This course examines a wide range of readings to provide students with an understanding of anthropological and interdisciplinary frameworks for analyzing and reading visual images. Of central concern are representations of race, identity, gender, and the “Other.” Images, as cultural productions, are steeped in the values, ideologies, and taken-for-granted beliefs of the culture which produced them and which consumes them. They are also produced within a political economy that is class and gender inflected, and where issues of power and social order are important.
Field WorkCountry: Morocco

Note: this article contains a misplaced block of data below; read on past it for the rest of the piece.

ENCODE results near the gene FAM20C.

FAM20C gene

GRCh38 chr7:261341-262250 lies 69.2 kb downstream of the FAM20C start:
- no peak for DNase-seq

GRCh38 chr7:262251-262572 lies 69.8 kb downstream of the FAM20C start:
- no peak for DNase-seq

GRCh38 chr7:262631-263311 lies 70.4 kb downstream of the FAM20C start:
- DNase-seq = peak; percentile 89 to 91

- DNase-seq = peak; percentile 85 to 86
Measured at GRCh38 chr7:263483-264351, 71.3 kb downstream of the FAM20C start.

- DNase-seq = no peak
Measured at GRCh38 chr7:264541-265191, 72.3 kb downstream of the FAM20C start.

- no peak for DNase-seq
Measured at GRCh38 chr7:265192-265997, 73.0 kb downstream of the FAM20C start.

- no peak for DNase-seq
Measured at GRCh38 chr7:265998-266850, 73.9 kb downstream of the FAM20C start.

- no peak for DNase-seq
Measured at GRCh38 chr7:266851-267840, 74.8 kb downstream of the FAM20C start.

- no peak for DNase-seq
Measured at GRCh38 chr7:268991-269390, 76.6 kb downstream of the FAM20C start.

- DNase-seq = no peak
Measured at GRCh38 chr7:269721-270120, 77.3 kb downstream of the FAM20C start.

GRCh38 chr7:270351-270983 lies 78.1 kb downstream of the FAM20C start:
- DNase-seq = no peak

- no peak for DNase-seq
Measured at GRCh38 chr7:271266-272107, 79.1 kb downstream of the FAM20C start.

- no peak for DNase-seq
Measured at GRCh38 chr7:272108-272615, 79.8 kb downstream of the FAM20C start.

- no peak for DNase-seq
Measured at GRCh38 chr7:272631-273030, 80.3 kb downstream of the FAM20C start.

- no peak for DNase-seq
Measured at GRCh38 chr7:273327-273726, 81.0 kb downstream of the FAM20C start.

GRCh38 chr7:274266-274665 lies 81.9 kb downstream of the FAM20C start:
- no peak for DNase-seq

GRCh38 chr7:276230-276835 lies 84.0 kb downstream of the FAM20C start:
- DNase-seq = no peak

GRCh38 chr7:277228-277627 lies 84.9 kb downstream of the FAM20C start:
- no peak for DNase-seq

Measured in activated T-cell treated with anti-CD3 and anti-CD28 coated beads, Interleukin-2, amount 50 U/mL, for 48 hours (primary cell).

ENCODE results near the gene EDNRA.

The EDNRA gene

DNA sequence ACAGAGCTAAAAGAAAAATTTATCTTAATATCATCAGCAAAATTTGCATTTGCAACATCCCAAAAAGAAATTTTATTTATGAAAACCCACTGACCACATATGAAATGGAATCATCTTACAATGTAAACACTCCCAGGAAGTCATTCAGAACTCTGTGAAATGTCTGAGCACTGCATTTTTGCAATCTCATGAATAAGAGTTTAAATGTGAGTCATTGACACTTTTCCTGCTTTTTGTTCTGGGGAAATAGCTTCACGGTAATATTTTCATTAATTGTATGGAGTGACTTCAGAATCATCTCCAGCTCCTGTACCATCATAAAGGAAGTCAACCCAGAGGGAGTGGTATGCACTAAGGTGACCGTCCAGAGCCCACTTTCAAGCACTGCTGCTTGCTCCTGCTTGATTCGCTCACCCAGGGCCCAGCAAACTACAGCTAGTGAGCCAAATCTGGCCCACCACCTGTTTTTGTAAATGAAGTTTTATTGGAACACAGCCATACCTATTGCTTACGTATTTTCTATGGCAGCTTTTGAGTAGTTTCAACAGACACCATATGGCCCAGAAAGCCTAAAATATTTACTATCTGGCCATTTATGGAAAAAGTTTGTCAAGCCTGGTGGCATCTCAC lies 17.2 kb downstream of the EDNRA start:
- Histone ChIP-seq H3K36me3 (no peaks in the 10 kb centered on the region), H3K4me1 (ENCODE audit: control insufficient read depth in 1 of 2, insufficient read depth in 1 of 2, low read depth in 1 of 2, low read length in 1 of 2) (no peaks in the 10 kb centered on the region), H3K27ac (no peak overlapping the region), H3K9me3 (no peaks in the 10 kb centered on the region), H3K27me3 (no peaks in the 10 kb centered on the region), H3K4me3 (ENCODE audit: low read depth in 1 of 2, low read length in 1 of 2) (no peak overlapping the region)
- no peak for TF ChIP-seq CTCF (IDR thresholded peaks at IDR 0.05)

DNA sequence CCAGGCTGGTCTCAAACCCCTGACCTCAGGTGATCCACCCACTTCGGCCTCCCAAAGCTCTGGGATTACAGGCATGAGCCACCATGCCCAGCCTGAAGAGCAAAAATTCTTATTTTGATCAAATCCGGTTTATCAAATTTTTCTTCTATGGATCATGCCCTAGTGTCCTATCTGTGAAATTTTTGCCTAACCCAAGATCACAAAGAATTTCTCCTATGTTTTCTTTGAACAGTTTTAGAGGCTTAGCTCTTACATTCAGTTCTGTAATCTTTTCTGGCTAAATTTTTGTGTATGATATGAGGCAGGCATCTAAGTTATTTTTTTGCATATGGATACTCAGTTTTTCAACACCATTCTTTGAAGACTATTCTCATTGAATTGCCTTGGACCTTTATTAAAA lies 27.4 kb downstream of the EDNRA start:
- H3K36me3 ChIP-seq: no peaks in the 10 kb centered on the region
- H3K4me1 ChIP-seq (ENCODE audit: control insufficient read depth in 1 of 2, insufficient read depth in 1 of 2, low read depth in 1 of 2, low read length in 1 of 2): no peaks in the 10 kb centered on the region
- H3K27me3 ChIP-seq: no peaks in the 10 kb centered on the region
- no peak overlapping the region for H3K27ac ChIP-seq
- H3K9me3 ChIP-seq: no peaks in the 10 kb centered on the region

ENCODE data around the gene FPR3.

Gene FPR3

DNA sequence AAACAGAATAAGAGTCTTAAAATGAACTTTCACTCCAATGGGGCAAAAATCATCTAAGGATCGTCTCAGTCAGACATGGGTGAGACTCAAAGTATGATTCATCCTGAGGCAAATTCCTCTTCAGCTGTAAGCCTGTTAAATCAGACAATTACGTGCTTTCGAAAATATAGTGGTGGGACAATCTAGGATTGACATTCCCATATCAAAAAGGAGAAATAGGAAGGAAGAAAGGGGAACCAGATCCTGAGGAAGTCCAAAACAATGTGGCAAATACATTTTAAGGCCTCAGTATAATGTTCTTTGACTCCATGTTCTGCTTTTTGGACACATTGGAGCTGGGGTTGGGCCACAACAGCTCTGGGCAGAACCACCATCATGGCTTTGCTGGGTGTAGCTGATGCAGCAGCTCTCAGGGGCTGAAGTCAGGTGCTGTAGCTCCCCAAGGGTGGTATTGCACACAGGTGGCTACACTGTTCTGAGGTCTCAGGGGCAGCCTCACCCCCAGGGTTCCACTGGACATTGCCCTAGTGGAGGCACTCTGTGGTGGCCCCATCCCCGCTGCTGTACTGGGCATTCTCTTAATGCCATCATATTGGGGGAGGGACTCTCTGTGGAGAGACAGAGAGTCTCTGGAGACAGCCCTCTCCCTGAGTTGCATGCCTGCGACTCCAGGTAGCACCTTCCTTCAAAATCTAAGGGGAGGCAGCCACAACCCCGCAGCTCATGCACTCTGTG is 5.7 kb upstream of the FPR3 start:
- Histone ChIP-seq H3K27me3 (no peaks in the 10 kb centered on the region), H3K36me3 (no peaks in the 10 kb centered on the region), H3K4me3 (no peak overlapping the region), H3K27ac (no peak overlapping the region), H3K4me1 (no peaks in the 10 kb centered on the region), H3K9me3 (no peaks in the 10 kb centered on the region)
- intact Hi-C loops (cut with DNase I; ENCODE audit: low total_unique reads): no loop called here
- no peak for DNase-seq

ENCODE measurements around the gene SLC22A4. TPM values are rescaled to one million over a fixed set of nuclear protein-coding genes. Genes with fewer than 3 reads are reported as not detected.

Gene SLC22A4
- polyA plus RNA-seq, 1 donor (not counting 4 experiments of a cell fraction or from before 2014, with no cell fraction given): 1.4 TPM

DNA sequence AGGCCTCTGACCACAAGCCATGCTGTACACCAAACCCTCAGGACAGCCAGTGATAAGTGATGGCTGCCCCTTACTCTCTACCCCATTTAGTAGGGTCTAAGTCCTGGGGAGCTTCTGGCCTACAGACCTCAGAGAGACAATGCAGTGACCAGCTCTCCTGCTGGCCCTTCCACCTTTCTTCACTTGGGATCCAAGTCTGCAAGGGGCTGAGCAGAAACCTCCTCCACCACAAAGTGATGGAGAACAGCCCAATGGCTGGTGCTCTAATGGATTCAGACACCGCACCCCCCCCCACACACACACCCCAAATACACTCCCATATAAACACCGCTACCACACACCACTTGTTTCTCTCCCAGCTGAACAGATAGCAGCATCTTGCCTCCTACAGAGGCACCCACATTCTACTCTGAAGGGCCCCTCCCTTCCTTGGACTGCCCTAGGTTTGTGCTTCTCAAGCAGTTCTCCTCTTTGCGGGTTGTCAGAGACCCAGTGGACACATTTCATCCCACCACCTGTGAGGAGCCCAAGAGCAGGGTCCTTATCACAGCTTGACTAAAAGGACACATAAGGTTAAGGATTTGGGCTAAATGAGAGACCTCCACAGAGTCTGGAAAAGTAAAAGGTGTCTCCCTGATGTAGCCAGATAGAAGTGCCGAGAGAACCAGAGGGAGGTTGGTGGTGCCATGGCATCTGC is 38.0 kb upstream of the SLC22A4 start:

Food markets are an essential part of life in every country we visit. The class will visit the public market - souk - in Casablanca, an excellent example of Moorish architecture and design, as well as local culture. Students will participate in the overview provided by the guide, during which students will have the opportunity to discuss with the guide specific aspects of Moroccan life reflected in the market places displays of food products. Students will then have up to two hours to explore independently a setting, individual or group of people to unobtrusively observe the market. Students will be able to take photographs that capture the market for comparison with other markets in Europe, Africa, and Latin America. A particular comparison will be with Spanish food markets, where students should look for Moorish influences. Students should also bring issues from the classroom into the field. For example, how is the "tourist gaze" reflected in your interactions with the souk and your photographs? How do the images you see and capture re-create an Orientalist discourse that reinforces East-West constructions? How is the other represented? What is particularly Moroccan and/or Islamic in the market? What types of food are religiously defined and why? What types of food are defined as polluting and must be avoided and why? Students will also find many items for sale for tourists. What messages do those tourist cards, items, etc. represent, and how do they compare with such items in markets in other countries? Of particular interest will be any images or representations of race or gender that can be drawn from the market experience. Class instructions will be provided to students prior to this Field Lab. We will all reunite at noon at a designated restaurant in the souk area to share a Moroccan meal together and debrief our observation experiences.